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10886255 No.10886255 [Reply] [Original] [archived.moe]

I used to think a speaker cone moves like the waveform of the voltage being applied to the coil, ie high positive or negative voltage = speaker cone position is inwards or outwards.

I realised this is wrong... the voltage applied to the coil is proportional to the force being applied to the speaker cone, not the cone's position. The cone moves like the derivative function of the voltage waveform applied to the coil, ie high positive or negative voltage = high positive or negative movement of speaker cone.

Then I realised this is wrong too. The voltage applied to the coil is proportional to the force being applied to the speaker cone, which is proportional to the acceleration of the speaker cone by F=ma. The cone moves in the double derivative function of the voltage waveform applied to the coil, ie high positive or negative voltage = high positive or negative acceleration of speaker cone.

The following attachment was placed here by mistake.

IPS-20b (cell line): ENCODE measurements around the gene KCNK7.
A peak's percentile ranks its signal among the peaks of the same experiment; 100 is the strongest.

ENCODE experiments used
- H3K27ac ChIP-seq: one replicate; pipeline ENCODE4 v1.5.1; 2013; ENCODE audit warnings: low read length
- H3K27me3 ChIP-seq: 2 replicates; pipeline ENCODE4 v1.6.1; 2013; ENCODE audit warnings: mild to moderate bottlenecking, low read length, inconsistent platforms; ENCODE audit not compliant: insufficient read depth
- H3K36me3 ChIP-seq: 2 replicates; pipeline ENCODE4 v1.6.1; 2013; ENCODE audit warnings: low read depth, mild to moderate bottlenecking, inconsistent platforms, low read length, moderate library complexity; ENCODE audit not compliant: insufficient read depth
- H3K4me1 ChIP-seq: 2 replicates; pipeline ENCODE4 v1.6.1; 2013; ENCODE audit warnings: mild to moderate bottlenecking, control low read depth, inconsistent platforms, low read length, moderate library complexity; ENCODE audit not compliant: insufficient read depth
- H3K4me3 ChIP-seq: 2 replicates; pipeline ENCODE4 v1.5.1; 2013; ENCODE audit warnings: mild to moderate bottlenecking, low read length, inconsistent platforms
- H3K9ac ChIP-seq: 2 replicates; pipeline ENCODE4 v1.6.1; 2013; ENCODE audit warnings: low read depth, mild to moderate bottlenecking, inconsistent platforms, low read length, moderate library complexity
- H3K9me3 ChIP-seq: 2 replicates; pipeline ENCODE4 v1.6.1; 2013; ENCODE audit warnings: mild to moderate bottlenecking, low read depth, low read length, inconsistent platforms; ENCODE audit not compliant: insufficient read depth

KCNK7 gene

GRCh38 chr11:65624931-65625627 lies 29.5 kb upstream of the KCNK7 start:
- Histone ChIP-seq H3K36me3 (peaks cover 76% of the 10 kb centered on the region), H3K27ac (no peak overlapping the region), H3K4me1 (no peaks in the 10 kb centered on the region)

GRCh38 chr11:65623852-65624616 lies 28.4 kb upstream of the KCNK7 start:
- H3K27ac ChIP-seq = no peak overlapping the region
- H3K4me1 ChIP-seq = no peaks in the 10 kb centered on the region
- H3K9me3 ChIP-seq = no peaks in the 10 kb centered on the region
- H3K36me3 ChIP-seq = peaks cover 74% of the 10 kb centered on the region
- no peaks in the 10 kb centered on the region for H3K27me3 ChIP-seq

Then I realised this won't happen... the effect of air resistance on a speaker cone will be significant, probably more significant than the inertia of the cone.

>> No.10886631

>>10886255
nah, if the instantaneous circuit can be approximated as a constant-voltage source and a resistor, then the amperage will increase to counteract the force of the air so you were probably right the second time

>> No.10887099

>>10886255
>Then I realised this won't happen... the effect of air resistance on a speaker cone will be significant, probably more significant than the inertia of the cone.

like this guy said >>10886631 you need to look at it not just from the perpective of voltage but the current is the important factor in "voicecoils" and loudspeakers in general.

current is what will actually make the cone move againts the air resistance. always rmember that in the real world is impossible to separate current from voltage you cant isolate one from the other.

loudspeakers are considered "current devices" like electric motors and other type of actuators like relays etc

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